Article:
Headlines are quickly changing and it is easy to get caught up in the moment as widespread reaction to the coronavirus have caused market disruptions and panic selling. Sometimes the madness of crowds sends prices to irrational highs as well as irrational lows. In the middle of calamity, it seems like troubles will never abate. Markets will typically over shoot to the downside during these types of events when establishing a bottom.

The latest news includes a U.S. travel ban on Europe for 30 days, the WHO classification of the corona virus as a pandemic, and the suspension of many significant events, with the latest including the NBA season.

The urge to do something in times of crisis can be daunting. If you are currently fully invested, and have a long investment time horizon, our advice is to stay there. Even during the Great Financial Crisis, once the market bottomed out it recovered over 50% of its losses within six months and 70% within a year1. It is best to exercise patience to fully think through the long-term implications of your actions. The uncertainties of the world can cause impulse decisions like liquidating at the worst possible time. In the end, investors who endure market declines, and stay invested, see positive growth after the markets stabilize. Investors who get out rarely get back in on time since timing the market is incredibly difficult.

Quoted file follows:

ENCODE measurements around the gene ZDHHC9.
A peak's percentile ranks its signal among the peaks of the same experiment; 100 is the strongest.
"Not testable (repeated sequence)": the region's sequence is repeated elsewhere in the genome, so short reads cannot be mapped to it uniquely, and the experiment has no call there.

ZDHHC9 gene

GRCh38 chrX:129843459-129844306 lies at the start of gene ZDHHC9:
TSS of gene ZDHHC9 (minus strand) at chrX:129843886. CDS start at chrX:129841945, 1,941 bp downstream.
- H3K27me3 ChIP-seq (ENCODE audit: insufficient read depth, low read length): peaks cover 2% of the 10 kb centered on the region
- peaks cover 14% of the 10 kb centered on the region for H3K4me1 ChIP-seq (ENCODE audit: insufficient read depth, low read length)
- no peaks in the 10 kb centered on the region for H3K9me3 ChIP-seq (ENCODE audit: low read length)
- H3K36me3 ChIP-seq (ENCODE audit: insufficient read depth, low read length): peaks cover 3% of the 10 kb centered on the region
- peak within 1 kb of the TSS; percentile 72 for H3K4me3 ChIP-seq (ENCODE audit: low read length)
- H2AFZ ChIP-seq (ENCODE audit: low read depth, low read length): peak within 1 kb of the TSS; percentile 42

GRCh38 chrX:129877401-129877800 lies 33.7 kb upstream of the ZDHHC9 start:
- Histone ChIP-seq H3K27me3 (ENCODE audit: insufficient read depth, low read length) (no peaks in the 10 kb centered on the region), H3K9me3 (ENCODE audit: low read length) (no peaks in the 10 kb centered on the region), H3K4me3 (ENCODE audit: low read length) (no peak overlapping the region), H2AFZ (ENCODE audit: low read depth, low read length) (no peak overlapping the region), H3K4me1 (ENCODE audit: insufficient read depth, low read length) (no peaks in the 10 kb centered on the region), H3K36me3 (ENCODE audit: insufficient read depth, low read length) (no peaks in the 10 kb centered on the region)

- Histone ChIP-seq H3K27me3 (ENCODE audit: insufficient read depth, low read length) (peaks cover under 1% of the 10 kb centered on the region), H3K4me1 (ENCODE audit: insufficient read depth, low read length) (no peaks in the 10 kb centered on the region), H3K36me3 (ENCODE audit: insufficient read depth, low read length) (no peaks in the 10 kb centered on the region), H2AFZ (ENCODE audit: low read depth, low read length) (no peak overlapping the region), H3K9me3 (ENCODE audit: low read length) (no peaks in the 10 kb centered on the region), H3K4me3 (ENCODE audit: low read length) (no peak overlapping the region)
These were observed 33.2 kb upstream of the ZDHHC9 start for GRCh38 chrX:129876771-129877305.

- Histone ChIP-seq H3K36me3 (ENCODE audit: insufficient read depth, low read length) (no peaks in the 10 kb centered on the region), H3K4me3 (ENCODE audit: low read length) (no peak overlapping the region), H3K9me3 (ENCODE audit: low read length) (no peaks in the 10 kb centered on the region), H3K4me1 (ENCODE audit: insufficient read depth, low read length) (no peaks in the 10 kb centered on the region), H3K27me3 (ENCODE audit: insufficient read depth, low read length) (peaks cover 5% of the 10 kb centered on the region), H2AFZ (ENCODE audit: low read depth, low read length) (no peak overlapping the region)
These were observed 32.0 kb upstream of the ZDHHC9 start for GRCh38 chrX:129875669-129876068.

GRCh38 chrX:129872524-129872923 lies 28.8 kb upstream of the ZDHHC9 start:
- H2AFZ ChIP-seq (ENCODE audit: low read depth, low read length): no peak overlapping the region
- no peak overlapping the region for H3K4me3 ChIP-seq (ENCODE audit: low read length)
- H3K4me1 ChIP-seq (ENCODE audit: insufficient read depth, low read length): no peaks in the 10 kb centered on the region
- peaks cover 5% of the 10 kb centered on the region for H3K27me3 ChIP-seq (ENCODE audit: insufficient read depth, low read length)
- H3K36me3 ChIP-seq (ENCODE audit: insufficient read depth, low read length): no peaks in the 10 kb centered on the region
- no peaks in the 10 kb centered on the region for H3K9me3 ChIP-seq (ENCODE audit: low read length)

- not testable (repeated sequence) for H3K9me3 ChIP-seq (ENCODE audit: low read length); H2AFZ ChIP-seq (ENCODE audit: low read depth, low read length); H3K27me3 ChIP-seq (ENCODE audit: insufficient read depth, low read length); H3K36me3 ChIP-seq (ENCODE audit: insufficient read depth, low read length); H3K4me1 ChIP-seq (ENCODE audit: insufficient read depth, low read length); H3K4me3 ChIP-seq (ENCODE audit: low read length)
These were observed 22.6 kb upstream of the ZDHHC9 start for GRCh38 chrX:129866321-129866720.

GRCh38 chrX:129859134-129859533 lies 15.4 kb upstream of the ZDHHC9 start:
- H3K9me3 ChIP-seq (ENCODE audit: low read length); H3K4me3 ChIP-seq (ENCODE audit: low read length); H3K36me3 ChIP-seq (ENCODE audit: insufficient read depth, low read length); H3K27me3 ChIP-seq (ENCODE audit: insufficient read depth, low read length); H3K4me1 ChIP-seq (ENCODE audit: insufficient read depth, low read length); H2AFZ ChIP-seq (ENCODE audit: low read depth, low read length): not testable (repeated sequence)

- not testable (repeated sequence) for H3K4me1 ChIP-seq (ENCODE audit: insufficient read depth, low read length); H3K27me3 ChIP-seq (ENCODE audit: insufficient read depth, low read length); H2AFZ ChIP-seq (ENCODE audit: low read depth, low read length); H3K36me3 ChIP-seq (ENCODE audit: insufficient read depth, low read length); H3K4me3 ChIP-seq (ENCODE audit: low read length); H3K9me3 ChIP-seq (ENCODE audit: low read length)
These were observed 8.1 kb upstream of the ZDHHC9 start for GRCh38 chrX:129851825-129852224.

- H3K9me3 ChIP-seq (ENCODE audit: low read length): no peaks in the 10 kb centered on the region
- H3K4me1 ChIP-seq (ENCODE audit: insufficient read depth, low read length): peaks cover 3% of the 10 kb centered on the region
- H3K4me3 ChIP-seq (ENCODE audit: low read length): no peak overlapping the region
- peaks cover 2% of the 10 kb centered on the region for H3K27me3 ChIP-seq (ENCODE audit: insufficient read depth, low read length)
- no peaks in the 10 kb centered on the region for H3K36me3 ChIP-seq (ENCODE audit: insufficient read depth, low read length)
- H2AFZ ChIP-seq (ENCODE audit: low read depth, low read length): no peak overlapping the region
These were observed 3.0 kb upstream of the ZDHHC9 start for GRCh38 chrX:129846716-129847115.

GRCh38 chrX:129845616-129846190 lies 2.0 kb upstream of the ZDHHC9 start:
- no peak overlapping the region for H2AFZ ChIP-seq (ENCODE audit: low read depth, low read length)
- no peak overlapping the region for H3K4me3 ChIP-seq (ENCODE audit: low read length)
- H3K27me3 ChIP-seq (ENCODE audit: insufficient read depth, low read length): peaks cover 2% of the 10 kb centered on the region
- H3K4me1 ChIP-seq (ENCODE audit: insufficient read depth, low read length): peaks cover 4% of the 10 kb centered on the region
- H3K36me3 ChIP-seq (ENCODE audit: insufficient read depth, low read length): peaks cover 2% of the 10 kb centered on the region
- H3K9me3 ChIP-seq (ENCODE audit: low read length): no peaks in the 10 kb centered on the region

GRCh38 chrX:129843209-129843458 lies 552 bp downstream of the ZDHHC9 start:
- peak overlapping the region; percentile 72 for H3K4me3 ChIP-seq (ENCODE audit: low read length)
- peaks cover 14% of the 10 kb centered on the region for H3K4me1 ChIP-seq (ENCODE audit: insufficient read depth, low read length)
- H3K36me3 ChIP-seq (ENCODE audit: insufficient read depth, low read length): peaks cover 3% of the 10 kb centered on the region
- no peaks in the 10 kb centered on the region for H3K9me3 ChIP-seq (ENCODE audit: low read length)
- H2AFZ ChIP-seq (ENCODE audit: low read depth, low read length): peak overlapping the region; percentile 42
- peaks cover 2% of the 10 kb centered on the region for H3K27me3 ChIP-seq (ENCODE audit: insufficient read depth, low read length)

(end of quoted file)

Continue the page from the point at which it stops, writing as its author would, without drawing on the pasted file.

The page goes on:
In the meantime, we will continue to monitor the situation closely. Please give us a call if you would like to review your short-term liquidity needs and confirm that your longer-term investment strategy remains consistent with your goals.


Jonathan, Greg, Matt and Andrew


  1. Source: Morningstar.

Past performance is no guarantee of future results. International investing involves special risks, including, but not limited to, the possibility of substantial volatility due to currency fluctuation and political uncertainties. GL348c 03/20